After the review ended, I typed up my notes from the review and combined them with some summaries from the full review that my manager had shared (which I downloaded and attached to my notes). After reviewing my notes and the formal review notes, I wrote up some "hindsight" thoughts - my thoughts on the review once I was removed from my in-the-moment thoughts and emotions. The next morning I reviewed the notes again and then wrote down some takeaways and lessons that I want to take into account for my next six months of work.
Now that I've had some time to process my performance review and my takeaways from it, I have some questions about the feedback and how to successfully make the feedback actionable. I plan to raise those in my next 1:1 with my manager. In particular, I want to focus on how to make some of the feedback into measurable goals for the second half of 2020. I also have a mentoring session scheduled for this week, so I may also run through some of the feedback with my mentor and get his take on the feedback and some ideas for how I can act on the feedback, both within the confines of my work and in my general professional development.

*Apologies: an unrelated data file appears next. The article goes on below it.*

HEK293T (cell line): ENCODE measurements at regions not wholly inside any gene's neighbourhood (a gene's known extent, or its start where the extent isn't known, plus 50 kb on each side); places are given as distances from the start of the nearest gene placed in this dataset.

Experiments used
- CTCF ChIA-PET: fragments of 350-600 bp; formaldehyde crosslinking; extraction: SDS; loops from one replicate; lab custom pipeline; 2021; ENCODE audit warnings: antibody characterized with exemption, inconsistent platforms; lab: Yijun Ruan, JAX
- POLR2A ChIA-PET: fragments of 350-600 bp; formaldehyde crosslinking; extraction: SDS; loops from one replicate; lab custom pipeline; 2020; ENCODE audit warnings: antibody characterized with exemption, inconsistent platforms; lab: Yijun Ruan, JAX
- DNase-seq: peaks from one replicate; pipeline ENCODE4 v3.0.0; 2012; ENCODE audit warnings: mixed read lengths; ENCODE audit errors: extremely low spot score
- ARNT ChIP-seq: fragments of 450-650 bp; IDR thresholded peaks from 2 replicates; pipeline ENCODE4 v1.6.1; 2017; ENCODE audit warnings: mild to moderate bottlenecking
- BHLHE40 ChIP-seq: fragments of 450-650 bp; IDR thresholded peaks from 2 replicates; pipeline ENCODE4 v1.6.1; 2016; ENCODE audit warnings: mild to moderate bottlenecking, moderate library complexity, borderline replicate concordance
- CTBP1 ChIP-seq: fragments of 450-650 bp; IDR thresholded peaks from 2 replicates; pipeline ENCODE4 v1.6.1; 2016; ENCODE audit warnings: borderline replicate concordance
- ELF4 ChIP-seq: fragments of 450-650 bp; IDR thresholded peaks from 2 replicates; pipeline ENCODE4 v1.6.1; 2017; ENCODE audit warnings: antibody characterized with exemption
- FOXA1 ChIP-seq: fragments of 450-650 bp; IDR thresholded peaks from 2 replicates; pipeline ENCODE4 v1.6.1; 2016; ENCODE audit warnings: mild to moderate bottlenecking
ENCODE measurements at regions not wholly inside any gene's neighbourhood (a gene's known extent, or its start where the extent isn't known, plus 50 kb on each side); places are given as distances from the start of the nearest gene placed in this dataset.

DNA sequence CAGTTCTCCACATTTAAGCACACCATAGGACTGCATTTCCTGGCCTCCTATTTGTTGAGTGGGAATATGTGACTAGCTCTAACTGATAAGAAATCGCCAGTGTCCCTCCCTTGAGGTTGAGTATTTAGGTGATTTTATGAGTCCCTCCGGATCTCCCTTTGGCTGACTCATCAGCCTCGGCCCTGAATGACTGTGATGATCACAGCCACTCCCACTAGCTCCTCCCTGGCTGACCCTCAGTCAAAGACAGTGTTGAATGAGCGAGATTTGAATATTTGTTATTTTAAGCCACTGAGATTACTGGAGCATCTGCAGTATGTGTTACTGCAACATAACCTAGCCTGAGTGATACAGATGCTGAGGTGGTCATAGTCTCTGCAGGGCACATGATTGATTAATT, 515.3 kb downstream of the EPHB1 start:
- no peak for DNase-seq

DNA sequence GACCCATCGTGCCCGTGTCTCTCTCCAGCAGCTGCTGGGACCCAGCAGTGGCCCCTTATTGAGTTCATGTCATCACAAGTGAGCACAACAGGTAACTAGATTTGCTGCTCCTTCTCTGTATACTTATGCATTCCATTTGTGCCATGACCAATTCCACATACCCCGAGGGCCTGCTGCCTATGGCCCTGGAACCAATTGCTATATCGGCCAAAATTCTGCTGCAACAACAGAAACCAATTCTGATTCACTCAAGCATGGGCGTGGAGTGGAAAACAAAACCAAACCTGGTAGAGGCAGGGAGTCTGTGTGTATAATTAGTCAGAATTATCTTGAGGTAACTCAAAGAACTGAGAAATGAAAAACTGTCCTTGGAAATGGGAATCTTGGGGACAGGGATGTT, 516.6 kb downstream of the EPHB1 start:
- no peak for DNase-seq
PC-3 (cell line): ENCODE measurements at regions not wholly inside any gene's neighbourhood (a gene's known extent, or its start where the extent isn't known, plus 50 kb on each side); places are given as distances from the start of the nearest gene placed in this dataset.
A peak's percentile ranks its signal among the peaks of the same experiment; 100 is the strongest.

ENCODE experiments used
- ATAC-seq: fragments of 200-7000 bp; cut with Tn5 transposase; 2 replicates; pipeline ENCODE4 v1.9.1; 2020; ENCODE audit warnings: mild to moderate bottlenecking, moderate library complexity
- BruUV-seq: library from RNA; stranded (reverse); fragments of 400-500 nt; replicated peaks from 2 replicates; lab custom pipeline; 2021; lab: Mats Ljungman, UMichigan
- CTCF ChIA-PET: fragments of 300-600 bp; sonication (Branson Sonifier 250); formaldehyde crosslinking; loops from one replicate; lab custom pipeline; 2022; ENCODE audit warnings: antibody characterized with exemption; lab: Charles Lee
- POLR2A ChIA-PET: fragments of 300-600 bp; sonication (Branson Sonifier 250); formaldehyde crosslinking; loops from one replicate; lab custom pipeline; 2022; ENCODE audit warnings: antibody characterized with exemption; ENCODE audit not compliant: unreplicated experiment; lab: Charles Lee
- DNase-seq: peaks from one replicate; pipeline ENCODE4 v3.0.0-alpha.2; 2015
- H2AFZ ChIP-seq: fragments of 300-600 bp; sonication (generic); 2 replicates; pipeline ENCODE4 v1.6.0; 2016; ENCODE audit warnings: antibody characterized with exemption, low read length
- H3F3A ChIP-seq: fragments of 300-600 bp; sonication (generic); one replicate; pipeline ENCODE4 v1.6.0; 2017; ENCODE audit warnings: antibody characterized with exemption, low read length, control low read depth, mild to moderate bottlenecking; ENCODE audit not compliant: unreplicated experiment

Performance reviews can be nerve-wracking, particularly if (like me) you don't know how your performance has been received by your team. This was my first formal performance review cycle (none of my previous jobs had anything quite this formal or involved), and I've realized that there are two types of feedback that I most want to take away from this experience. The first is positive feedback from my team. I tend to not directly receive a lot of positive feedback on my work, and receiving this feedback through the peer review process gave me the feeling of being appreciated that I felt was lacking. The other type of feedback that I believe will be very useful is actionable feedback that can help guide my actions until my next performance review. While we did spend some time discussing things I did well and how I could have better handled certain situations, the parts of the review that I find myself thinking about most were our discussions on what my focus should be in the next few months and what I need to start doing or continue to do as I attempt to grow in my career. As much as I appreciated the opportunity to look back on the last six months, I know my focus should be on the future, and I look forward to applying the lessons learned from this performance review to my next six months of work.